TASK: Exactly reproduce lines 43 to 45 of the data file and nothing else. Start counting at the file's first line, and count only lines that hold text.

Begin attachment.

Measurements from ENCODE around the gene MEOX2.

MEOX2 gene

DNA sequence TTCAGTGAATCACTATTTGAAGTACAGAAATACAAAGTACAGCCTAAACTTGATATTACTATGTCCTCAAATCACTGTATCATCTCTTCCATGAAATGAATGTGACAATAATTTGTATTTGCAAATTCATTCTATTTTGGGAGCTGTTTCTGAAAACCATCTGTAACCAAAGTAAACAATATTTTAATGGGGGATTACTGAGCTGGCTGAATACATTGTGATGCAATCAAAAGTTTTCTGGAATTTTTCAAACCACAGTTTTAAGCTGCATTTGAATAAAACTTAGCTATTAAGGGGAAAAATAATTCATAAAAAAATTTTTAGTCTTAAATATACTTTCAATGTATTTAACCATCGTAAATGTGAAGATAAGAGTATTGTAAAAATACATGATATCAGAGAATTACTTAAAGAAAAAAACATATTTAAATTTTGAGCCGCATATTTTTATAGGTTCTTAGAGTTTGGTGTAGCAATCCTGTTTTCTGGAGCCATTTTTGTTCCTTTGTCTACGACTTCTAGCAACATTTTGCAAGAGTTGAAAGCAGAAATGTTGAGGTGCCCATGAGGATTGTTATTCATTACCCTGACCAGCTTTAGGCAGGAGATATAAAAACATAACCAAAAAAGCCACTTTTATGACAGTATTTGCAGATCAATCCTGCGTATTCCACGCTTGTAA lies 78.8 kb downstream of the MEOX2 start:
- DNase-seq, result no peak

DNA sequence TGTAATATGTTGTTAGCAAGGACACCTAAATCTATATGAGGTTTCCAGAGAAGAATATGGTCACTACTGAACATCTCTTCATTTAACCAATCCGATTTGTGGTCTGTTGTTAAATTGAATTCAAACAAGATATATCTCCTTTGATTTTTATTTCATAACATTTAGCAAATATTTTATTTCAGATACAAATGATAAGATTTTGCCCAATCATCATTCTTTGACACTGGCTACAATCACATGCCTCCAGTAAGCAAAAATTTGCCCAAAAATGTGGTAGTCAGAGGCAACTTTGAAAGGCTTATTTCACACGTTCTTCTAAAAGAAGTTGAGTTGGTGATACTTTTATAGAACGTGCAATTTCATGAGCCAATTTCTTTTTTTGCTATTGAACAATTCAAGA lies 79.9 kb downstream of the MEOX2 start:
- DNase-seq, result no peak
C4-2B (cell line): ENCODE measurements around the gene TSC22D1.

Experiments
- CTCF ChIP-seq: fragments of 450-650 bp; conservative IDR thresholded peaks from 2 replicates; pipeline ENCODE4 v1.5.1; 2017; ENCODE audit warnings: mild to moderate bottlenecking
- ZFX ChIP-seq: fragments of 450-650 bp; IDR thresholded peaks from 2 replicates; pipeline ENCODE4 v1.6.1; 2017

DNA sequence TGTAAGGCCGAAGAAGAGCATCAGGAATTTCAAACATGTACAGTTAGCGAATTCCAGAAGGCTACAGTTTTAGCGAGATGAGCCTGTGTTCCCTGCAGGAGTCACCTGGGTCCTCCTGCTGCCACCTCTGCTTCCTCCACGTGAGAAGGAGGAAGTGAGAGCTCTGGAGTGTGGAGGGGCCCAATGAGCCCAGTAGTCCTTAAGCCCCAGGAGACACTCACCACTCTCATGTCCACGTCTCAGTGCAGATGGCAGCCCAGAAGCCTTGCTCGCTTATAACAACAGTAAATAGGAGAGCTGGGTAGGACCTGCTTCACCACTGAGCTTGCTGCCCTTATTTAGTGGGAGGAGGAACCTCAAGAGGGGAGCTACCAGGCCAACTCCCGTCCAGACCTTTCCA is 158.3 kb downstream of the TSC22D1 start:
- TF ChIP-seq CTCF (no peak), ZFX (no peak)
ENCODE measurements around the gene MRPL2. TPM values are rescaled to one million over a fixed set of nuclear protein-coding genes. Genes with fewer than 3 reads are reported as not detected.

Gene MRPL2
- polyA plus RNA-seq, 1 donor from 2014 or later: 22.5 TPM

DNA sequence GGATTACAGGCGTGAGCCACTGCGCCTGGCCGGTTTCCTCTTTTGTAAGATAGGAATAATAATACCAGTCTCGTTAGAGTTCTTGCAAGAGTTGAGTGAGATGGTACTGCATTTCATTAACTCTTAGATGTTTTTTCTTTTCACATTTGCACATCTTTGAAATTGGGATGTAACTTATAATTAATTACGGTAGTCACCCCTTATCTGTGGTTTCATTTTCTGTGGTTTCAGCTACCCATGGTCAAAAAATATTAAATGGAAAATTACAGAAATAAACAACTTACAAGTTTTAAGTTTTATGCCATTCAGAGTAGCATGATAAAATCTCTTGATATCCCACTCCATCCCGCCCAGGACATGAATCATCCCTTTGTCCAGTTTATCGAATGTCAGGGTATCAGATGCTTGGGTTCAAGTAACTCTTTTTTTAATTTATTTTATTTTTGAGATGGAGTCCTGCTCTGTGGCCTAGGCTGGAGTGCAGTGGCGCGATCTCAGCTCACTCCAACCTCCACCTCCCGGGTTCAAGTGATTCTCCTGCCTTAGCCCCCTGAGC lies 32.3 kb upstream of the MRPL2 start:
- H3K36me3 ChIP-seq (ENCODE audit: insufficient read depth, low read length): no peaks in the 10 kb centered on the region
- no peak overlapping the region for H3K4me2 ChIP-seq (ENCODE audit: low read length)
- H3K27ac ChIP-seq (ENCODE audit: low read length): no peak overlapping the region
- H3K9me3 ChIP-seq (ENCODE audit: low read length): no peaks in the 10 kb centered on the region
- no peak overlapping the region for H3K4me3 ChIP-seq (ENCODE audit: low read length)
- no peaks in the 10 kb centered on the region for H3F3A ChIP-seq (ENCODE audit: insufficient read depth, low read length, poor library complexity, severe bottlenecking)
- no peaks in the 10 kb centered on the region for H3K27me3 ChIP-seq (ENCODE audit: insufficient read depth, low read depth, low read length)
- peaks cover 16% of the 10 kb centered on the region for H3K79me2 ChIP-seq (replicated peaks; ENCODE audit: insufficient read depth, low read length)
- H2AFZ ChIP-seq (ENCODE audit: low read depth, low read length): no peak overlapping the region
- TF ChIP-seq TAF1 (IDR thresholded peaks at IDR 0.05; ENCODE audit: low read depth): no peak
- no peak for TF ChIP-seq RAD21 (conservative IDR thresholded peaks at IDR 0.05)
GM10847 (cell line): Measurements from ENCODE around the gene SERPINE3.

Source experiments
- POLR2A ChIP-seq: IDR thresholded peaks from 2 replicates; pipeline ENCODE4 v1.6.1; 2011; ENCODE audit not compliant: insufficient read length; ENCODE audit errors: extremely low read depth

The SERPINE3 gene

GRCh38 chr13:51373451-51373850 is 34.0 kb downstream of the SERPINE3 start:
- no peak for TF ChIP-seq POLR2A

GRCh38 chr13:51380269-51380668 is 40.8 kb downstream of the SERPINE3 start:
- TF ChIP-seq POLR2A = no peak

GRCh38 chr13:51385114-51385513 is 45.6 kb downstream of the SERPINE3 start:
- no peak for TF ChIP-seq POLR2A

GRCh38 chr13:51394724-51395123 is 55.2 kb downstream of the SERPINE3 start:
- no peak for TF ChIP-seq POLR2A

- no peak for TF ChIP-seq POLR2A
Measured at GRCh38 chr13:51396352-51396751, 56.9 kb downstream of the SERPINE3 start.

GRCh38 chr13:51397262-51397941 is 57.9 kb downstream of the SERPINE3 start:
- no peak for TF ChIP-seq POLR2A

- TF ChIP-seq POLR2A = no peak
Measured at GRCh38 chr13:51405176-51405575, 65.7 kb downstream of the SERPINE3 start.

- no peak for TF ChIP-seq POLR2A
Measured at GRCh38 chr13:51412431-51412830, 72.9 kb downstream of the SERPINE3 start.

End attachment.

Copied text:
- no peak for TF ChIP-seq POLR2A

- TF ChIP-seq POLR2A = no peak
Measured at GRCh38 chr13:51405176-51405575, 65.7 kb downstream of the SERPINE3 start.